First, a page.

And above all else, how I curse the knowledge that I've passed the disease on to The Offspring and he will have to live with it his whole life, unless some day Medicine finds a cure?
But that all feels like whining, and complaining, and we in the kingdom of the sick are supposed to be above all grateful for all that the medical profession offers, not to complain about the side effects or the fact that only symptoms can be treated, because sometimes there's no cure, or when medical assistants treat you like meat (there aren't many of those, the vast majority of medical professionals at every level are compassionate and gentle, but the other few are oh so memorable), above all patient, patient with medications that don't work right, and patient with side effects, and patient when medications that do work well get taken off the market, whether because the drug companies can't make money on them or because the side effects turn out to be too dangerous, patient with the process, the endless rounds of doctors' appointments and medication refills and medical billing errors that will never end until I do.
And grateful for the opportunities Medicine affords to be ferried back, close, so tantalizingly close, to the kingdom of the healthy, sometimes even to travel within it and to pass as one who belongs, but never truly of it, because there's always the knowledge that one slip -- a label misread, a mistake by a waiter, a thoughtless smoker, an unanticipated cat, a virus making the rounds -- will eject me from the kingdom, propelling me forcefully back to the other shore.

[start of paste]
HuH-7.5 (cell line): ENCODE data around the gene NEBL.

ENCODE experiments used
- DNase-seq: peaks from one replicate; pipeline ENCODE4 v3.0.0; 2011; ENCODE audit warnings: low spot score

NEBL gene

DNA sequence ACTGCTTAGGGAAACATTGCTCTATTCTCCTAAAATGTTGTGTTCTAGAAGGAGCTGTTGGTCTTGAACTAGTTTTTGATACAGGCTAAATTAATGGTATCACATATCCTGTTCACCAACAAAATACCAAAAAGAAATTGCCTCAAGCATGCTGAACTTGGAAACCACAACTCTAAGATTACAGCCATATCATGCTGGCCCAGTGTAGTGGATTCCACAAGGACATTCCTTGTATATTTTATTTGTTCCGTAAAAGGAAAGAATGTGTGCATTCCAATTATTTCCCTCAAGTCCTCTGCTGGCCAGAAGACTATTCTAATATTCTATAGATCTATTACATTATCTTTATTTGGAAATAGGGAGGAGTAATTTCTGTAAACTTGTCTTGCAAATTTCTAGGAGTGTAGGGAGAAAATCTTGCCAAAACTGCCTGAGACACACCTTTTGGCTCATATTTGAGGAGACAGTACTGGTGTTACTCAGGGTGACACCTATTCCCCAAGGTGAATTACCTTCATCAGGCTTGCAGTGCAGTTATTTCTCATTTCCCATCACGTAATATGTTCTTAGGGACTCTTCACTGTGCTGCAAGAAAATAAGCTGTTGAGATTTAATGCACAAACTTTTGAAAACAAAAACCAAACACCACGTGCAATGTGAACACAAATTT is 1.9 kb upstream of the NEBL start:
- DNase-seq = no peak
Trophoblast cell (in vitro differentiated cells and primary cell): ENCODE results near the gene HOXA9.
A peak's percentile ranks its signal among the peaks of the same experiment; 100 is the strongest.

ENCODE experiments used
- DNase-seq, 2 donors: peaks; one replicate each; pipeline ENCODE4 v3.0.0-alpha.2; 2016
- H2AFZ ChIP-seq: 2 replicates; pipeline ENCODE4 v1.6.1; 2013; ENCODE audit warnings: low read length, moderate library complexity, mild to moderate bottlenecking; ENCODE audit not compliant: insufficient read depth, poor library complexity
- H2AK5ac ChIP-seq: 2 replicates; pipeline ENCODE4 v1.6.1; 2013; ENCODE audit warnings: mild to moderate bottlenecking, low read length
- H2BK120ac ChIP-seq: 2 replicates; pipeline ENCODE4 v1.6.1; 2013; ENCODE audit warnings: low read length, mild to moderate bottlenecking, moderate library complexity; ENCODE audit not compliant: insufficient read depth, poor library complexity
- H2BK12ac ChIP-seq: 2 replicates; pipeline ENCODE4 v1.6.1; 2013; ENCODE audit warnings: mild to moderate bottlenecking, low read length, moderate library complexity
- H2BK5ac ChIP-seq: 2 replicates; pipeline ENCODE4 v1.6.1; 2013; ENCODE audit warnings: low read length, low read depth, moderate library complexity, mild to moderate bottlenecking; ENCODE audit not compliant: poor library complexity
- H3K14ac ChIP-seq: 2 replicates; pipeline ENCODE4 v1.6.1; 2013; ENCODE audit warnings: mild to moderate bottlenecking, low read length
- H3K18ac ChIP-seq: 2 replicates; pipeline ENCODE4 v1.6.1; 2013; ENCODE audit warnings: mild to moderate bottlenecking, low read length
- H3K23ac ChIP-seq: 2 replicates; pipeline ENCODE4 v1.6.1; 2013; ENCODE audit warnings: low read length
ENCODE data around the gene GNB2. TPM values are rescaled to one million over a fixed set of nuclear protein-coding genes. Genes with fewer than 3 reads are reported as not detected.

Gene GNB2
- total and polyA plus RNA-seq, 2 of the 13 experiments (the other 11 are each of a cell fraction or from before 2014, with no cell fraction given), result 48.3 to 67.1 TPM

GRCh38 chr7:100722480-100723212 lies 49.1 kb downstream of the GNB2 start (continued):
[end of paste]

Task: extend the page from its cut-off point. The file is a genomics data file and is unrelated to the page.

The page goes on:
Today, the kingdom of the sick is my sofa, surrounded by bottles of pills and glasses of water and medical paraphernalia and books and iPad and my phone. One of the pills will not let me sleep, and so all I can do is stay put, try to rest, try to let my body heal itself. I'm too fuzzy-headed to work, which is probably a blessing, because it means I can't try, but MUST rest.
And these are not first-world problems, exactly, but they are certainly problems shaped and formed by first-world privileges of various sorts, and even as I want to cry out with frustration and fatigue I remind myself of the vast network of privilege that has long kept me alive in these conditions, and still today keeps me relatively comfortable in the dealing with them.
I write about life with chronic illness because I want to push back against those strong social currents that suggest that happiness is possible only for the healthy. ("Health isn't the most important thing, it's the only thing.") To push back against the not-so-subtle claim that we're in control, and if we fail at health, we're responsible and at fault. And I guess it's also important to acknowledge that it's not always possible to remain cheery. I have to admit to the despair that somtimes comes.